Better Technology Or Not Really For Bladeless LASIK

Bladelesss Lasik Technology Think that bladeless procedure will benefit you more so than traditional LASIK? Think again. A recent study by the Mayo Clinic compared use of femtosecond lasers (used in bladeless LASIK) with the mechanical microkeratome. The results of the study did not suggest use of the femtosecond necessarily improved patient outcomes. In fact, the results six months post surgery showed that LASIK outcomes were comparable to those of the bladeless procedures.

The study's findings are important, especially considering bladeless proponents have long believed use of the femtosecond provided superior results than the microkeratome, with less risk of side effects.

The study's findings will be presented to the Association for Research in Vision and Ophthalmology.

Blade vs. Bladeless Surgery
Traditional LASIK procedures can treat patients with various visual disturbances including nearsightedness, astigmatism and even farsightedness. They work by allowing the surgeon to reshape the corneal surface by cutting a flap in the cornea using a mechanical microkeratome.

Newer procedures, including IntraLase or bladeless LASIK offer surgeons the choice of creating the corneal flap with a new laser called the femtosecond laser. This type of lasik surgery is sometimes also referred to as "all laser" surgery because of this.

The results of this most recent study show that six months following surgery few differences if any are apparent among patients that had surgery using the femtosecond laser or the microkeratome.

That said, there are still many surgeons who prefer to use bladeless surgery because they believe it is much safer. Even if outcomes following surgery may be equal, many surgeons believe using the femtosecond laser during bladeless procedures is safer because it allows more controlled precision. The surgeon using the laser to cut the corneal flap is better able to create a map of the cornea and precisely cut the flap without the risk of over or under correcting.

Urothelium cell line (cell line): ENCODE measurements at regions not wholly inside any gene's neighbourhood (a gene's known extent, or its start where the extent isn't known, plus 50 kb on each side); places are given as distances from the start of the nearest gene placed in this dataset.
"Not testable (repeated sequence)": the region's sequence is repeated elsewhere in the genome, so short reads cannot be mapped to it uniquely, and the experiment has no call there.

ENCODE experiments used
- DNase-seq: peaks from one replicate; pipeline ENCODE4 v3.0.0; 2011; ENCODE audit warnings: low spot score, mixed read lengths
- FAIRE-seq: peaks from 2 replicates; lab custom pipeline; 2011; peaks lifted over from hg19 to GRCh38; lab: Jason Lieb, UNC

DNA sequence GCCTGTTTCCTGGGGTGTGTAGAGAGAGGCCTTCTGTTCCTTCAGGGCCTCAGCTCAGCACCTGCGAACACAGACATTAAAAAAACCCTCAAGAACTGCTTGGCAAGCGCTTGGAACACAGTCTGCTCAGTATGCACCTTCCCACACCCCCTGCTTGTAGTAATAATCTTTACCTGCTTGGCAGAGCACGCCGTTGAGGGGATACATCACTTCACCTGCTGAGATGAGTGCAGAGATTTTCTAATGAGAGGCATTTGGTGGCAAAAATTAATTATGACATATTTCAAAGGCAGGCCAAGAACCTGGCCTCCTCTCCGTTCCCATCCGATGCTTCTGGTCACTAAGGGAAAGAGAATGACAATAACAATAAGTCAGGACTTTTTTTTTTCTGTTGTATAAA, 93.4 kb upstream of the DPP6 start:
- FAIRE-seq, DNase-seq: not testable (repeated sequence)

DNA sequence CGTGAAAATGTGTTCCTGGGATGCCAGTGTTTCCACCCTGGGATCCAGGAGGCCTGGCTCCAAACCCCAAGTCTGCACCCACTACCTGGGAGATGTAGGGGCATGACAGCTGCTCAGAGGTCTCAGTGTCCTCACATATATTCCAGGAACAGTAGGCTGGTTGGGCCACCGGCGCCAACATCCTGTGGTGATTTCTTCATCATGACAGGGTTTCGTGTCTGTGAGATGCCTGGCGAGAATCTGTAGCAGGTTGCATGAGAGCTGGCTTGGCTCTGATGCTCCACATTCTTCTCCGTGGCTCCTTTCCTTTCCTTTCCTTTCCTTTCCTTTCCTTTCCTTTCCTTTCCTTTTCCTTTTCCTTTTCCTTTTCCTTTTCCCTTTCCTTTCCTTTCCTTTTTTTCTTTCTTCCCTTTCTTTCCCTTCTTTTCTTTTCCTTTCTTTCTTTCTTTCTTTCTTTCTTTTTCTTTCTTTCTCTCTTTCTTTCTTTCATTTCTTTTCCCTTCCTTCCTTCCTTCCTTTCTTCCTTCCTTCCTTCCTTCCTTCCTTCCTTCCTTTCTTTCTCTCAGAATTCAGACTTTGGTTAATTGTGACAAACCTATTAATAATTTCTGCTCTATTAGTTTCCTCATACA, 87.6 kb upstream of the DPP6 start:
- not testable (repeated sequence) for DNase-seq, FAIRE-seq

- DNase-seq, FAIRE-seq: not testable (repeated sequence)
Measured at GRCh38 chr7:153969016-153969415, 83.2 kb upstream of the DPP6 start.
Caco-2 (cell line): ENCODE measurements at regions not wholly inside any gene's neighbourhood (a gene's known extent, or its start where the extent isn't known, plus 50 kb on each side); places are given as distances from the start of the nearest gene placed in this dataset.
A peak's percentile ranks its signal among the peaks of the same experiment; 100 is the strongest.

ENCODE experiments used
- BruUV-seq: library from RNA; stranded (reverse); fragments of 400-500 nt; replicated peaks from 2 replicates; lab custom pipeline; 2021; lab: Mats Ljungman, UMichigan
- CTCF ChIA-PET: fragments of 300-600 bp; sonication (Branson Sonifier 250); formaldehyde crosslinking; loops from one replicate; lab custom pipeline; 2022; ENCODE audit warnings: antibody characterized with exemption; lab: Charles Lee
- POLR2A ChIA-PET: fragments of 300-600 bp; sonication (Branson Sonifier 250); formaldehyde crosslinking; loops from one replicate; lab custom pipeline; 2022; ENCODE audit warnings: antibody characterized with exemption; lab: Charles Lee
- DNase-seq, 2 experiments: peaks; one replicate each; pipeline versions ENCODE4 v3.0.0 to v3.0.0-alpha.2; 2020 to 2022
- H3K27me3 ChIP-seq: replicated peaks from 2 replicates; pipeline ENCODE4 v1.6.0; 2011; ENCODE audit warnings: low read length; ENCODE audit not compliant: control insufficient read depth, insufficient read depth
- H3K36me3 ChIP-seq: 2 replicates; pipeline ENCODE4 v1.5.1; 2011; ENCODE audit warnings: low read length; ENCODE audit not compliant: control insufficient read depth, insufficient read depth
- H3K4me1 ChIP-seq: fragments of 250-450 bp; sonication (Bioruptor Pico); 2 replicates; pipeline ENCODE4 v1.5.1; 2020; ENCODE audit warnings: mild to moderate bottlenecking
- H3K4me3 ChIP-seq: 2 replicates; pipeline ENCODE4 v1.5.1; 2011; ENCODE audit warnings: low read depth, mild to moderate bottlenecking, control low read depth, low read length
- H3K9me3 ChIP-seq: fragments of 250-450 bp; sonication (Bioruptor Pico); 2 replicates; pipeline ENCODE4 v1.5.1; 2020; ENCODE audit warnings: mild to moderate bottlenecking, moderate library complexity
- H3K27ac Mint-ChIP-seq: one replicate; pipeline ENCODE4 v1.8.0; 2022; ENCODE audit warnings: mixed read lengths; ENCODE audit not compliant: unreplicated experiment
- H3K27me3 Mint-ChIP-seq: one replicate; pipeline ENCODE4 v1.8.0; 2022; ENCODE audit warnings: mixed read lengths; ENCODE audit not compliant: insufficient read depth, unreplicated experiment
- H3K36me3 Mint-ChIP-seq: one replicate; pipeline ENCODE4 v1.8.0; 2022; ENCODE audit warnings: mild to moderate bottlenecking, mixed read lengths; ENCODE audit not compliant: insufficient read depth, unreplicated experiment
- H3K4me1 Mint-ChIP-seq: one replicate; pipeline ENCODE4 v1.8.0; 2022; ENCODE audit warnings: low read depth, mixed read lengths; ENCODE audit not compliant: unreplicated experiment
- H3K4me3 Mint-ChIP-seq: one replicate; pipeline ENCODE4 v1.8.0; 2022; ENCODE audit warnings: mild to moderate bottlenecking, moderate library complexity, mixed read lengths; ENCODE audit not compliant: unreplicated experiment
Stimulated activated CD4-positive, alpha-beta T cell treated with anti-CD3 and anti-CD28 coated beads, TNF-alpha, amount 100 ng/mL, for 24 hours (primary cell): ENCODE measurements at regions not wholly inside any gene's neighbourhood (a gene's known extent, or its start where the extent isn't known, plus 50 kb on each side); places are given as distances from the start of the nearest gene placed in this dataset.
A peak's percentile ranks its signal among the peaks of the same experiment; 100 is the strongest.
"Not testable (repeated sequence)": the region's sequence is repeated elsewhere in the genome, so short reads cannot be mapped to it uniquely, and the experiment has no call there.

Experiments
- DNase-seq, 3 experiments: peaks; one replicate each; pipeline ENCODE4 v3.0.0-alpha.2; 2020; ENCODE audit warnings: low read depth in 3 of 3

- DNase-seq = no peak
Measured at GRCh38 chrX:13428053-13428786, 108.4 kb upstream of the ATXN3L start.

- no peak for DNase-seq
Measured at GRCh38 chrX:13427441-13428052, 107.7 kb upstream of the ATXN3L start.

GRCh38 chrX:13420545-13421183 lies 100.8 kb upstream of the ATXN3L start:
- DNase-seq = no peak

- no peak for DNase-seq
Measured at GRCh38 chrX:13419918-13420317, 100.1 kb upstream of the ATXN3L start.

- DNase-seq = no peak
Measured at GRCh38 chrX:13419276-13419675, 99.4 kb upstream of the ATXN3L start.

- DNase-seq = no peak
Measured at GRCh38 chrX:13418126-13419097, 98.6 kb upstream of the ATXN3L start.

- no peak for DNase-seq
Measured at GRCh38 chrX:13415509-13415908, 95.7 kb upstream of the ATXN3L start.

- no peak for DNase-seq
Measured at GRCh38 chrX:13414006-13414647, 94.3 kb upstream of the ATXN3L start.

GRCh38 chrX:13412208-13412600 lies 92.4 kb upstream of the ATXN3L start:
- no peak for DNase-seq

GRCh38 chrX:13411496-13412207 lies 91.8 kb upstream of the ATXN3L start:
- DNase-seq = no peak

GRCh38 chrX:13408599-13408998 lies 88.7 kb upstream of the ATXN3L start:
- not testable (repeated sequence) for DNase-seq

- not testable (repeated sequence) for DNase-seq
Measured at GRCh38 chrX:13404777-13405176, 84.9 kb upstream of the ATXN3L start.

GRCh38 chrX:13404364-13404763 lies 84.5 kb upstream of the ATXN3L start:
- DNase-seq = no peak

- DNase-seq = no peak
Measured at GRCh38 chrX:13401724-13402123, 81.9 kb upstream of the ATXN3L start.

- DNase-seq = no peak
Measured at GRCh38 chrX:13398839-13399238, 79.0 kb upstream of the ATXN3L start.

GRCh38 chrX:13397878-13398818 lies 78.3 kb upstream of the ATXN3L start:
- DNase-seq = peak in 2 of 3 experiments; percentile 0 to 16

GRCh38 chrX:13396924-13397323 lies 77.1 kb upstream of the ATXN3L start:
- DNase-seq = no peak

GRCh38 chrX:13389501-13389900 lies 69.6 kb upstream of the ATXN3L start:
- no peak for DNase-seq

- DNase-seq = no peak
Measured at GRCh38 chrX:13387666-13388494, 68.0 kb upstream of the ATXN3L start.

Of course, it is important to note there are also relatively few risks from surgery using the traditional microkeratome blade. Typically serious risks including vision loss following surgery occur in less than 1 percent of the population undergoing such procedures.

Which Surgery Is Best?
It is important to note this surgery followed patients during their long-term recovery. All findings reported represented results of surgery six months or more following surgery. In the short term, there are a few differences between the two procedures. Bladeless surgery is generally much faster than the traditional LASIK procedure. What is important to note however, as researchers point out, is the long-term effects any surgery will have on a patient.

When it comes to blade vs. bladeless surgery, it appears patients have an equal likelihood for successful surgery six months post operation. Talk with your eye care professional to talk about the pros and cons of each surgery before deciding which surgery may be best for you. Remember there are surgeons who still prefer to use the microkeratome, whereas others still believe the femtosecond laser is a superior tool for creating a precise corneal flap. Make sure you interview at least two doctors before deciding. Ultimately, the decision is yours.

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